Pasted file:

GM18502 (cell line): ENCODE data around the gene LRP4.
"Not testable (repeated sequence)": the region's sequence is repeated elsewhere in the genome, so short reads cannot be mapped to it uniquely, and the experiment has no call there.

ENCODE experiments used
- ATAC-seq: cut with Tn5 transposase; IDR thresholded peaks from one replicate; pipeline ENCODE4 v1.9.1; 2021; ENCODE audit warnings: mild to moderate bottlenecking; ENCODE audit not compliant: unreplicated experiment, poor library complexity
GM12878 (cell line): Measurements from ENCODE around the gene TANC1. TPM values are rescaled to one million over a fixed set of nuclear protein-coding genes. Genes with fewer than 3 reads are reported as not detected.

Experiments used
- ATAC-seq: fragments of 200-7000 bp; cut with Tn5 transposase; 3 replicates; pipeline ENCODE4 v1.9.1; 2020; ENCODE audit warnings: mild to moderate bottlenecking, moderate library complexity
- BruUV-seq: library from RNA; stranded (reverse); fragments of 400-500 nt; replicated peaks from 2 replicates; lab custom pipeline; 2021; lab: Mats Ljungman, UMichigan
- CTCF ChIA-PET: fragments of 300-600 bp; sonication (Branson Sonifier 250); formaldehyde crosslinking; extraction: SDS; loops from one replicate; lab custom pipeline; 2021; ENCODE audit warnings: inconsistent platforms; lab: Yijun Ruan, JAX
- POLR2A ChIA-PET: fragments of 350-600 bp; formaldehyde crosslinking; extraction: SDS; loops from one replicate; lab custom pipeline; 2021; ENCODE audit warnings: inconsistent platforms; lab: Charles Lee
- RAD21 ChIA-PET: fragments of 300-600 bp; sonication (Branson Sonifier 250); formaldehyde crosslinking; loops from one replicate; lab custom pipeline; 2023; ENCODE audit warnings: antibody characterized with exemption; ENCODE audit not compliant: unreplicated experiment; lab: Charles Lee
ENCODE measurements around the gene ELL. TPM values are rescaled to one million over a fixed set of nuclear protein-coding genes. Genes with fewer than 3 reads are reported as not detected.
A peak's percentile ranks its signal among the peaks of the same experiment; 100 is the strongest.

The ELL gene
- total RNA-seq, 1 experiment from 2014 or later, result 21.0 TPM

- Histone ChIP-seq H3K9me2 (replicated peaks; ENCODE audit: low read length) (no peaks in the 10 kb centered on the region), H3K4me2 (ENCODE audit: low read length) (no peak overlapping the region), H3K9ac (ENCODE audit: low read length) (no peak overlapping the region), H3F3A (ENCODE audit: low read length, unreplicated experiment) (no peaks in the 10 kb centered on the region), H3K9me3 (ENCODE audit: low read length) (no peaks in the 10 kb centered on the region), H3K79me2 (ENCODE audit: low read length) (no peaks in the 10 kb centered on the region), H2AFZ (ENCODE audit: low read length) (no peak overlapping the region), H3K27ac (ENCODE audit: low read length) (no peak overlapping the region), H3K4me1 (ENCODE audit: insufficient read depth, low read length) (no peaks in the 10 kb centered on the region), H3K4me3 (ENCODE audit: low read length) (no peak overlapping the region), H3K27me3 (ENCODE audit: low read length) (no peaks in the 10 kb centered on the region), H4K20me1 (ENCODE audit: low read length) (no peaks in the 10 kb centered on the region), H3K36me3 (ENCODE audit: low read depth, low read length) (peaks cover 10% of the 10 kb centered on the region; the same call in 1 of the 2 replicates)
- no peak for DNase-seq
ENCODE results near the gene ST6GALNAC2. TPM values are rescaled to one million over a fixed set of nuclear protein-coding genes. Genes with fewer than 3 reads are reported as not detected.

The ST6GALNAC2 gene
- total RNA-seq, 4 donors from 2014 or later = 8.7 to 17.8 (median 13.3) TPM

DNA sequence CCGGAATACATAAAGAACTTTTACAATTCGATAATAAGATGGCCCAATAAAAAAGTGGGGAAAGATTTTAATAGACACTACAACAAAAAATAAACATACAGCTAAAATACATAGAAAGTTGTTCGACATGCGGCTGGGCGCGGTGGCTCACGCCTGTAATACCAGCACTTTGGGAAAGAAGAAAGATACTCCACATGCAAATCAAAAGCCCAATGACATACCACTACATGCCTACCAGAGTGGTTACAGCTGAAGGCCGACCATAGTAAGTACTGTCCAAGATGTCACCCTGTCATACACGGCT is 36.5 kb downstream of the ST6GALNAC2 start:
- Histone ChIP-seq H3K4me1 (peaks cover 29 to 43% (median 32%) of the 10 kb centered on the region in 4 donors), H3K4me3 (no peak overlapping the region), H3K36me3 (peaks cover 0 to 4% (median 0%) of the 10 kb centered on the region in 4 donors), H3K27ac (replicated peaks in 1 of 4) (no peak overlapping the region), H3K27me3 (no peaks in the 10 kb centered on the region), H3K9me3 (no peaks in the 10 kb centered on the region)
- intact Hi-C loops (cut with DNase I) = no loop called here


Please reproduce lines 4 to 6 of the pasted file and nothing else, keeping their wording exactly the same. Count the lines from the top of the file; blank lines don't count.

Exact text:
- ATAC-seq: cut with Tn5 transposase; IDR thresholded peaks from one replicate; pipeline ENCODE4 v1.9.1; 2021; ENCODE audit warnings: mild to moderate bottlenecking; ENCODE audit not compliant: unreplicated experiment, poor library complexity
GM12878 (cell line): Measurements from ENCODE around the gene TANC1. TPM values are rescaled to one million over a fixed set of nuclear protein-coding genes. Genes with fewer than 3 reads are reported as not detected.

Experiments used